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Columbia councilman responds to woman's home flooding problems

COLUMBIA, Mo. - A city councilman says he's still looking for the proper solution after ABC 17 News looked into a central city woman's flooding problems.

Josie Sullivan spoke to the city council Tuesday night about years worth of water damage to her home at the corner of Ash Street and Anderson Avenue. ABC 17 News met with her Monday, her basement sporting numerous, and some new, wall cracks.

Sullivan said rain water flows down the street and into her backyard. The city has offered a few solutions for her, but so far, none have ended the flooding she experiences in her home due to a heavy rainfall.

Ruffin said he first became aware of Sullivan's problems in November. Since then, he's worked with City Manager Mike Matthes to evaluate what's been done there, and what the city could possibly do to fix it.

"The city is really conscientious about dealing with these problems, but they are problems that just can't be remedied overnight or immediately," Ruffin told ABC 17 News. "Hers is unique, in terms of eleven years of coming back and forth, trying to get some solution."

Ruffin commended Sullivan for her documentation and initiative in trying to fix the issue. Ruffin said he and the city needed to do research on more than a decade of meetings with Sullivan and what work Columbia has done, and what recommendations its made since then.

Sullivan told the council that she's tried re-grading her property, and even once built a dry creek bed through her backyard to try and keep it from her basement. She recently spent $6,000 to fix up and defend her property from water damage. She now faces fixes of around $11,000 in her basement. She said a garage blocks water's path from making it to the nearby Flat Branch Creek, meaning her yard serves as the "drain" for the neighborhood.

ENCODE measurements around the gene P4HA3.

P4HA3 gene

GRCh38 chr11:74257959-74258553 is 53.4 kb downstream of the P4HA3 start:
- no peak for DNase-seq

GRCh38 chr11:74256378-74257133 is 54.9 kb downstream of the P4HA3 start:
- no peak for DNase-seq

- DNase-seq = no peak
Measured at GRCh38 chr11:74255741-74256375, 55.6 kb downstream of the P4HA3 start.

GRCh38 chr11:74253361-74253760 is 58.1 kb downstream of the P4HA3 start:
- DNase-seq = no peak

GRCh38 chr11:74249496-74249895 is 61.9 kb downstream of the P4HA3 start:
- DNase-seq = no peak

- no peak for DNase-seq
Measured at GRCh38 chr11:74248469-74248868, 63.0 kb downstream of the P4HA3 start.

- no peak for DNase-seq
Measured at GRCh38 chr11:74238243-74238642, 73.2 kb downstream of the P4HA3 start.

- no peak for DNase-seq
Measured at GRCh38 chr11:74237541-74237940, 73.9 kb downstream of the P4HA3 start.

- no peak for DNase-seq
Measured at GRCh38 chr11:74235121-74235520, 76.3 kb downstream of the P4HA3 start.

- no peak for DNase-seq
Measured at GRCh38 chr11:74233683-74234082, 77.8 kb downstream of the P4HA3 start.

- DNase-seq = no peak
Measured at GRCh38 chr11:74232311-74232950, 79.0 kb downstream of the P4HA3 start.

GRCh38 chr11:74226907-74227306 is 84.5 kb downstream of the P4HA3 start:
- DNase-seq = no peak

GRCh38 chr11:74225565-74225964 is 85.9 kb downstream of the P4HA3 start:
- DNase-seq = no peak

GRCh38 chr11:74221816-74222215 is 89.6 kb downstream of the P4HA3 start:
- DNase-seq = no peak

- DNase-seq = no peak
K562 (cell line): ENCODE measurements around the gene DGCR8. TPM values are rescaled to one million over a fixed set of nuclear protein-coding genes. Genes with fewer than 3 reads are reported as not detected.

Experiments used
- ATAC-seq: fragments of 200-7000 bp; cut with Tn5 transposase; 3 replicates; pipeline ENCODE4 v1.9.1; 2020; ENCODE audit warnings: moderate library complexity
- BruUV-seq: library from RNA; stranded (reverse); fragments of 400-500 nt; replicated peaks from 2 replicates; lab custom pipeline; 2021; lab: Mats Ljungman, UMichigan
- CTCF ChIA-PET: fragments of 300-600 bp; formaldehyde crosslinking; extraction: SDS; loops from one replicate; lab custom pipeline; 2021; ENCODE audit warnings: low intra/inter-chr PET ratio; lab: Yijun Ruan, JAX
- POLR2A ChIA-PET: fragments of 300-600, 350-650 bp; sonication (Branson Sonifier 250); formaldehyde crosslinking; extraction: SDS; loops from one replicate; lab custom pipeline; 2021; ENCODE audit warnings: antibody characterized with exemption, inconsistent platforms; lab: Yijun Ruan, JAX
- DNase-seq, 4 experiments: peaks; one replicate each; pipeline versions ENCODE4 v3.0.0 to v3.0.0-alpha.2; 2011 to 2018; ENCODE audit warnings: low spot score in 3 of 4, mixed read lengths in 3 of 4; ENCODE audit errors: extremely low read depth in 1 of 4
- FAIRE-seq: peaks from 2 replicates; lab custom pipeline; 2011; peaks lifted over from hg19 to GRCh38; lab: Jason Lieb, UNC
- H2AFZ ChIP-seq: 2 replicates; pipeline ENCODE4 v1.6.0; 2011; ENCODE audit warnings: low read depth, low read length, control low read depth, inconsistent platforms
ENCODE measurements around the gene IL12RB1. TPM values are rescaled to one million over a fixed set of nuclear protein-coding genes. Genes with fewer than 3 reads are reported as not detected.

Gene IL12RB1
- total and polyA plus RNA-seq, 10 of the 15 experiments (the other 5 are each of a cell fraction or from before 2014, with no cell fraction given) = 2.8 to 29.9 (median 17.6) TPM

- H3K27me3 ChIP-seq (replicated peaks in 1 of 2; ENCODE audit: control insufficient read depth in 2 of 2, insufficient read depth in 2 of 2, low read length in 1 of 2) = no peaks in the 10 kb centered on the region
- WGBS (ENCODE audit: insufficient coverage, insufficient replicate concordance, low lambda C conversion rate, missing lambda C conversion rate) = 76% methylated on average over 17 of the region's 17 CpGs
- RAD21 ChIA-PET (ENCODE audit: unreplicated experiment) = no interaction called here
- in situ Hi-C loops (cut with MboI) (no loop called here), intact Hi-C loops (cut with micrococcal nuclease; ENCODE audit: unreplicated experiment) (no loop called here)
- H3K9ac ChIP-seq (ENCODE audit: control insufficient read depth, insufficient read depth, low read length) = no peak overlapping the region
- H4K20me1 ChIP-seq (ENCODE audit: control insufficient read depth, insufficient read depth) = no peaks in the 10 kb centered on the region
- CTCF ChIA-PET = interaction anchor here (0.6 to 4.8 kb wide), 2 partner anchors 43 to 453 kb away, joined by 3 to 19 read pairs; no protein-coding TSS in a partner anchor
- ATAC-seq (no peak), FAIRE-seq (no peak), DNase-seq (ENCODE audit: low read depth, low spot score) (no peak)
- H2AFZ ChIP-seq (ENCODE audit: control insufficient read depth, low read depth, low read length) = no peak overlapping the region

"This has been nine years," she said Tuesday night. "Please, please help me."

Community Relations Director Steve Sapp said crews recently performed "grinding" on the pavement in front of Sullivan's house to improve stormwater flow in the neighborhood to the drains. He said it was not an issue of stormwater flowing onto the property, but instead an older home in need of maintenance.

The city has grappled with stormwater issues in central Columbia, particulary in Sullivan's neighborhood. The city council approved purchases of two homes near Again Street Park, an area where homes experience basement flooding and sewer backups during heavy rains. The city plans to demolish the homes in order to reach sewer and stormwater pipes there.

Sullivan asked the council to consider rebuilding the curb and sidewalk along her portion of Ash St. While city staff tried to lift her driveway years ago, she said they could not get it high enough that water would stay off her property.

Ruffin said he would consider supporting plans for a new curb and sidewalk, if that would truly solve the problem. He said the city most recently reviewed her situation in 2014, and decided then there was nothing more they could do to keep water away.

"Since then, I think the sidewalk and the curb and those areas more than they were in 2014, so perhaps there is something more now the city can do," Ruffin said.





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